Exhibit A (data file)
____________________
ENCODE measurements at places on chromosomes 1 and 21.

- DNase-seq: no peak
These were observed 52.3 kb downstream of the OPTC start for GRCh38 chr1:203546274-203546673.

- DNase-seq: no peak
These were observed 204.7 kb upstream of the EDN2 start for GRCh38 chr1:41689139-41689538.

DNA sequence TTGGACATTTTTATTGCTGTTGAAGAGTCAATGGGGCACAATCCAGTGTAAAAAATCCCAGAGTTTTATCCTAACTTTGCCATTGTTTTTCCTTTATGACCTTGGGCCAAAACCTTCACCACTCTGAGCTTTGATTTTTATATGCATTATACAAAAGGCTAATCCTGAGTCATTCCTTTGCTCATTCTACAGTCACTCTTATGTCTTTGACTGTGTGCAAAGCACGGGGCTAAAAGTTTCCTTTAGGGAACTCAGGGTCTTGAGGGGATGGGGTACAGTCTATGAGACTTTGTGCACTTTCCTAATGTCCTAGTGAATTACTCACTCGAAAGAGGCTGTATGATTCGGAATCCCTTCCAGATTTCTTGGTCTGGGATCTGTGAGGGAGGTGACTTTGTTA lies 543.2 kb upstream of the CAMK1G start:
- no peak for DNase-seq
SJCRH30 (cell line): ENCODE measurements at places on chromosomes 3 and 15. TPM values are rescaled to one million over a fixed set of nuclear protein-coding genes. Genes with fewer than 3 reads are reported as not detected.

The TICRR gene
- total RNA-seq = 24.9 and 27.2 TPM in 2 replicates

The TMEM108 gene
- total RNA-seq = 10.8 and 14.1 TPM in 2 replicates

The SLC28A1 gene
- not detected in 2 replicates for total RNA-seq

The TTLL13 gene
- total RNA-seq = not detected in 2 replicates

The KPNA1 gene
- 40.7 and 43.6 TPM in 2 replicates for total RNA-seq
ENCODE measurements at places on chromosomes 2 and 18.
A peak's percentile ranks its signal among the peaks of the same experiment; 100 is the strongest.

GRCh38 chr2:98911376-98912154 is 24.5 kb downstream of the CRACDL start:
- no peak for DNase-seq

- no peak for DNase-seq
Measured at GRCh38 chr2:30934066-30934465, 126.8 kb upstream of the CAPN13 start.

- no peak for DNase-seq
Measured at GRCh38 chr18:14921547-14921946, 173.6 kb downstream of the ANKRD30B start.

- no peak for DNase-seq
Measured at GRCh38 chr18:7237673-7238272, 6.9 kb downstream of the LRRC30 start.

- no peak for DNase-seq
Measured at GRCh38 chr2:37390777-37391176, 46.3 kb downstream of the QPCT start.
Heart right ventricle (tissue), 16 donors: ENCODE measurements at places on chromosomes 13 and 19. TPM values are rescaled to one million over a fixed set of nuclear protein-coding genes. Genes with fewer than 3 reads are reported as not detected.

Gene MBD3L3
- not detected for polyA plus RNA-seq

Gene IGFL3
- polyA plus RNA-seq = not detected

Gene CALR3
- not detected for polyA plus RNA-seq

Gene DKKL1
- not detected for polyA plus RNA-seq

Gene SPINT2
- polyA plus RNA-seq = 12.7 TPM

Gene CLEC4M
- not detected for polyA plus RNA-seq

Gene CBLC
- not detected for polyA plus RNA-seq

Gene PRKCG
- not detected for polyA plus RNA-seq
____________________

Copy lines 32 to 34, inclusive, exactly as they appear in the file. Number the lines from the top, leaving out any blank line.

Gene MBD3L3
- not detected for polyA plus RNA-seq

Gene IGFL3